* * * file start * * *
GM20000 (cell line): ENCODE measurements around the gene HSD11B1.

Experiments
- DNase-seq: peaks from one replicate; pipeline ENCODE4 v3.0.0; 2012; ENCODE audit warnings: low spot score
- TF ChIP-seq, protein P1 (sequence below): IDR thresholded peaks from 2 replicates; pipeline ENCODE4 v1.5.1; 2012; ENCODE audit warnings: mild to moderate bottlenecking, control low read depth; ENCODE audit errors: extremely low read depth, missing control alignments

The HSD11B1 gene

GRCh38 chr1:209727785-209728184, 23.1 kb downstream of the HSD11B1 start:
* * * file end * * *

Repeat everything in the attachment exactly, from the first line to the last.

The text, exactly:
GM20000 (cell line): ENCODE measurements around the gene HSD11B1.

Experiments
- DNase-seq: peaks from one replicate; pipeline ENCODE4 v3.0.0; 2012; ENCODE audit warnings: low spot score
- TF ChIP-seq, protein P1 (sequence below): IDR thresholded peaks from 2 replicates; pipeline ENCODE4 v1.5.1; 2012; ENCODE audit warnings: mild to moderate bottlenecking, control low read depth; ENCODE audit errors: extremely low read depth, missing control alignments

The HSD11B1 gene

GRCh38 chr1:209727785-209728184, 23.1 kb downstream of the HSD11B1 start: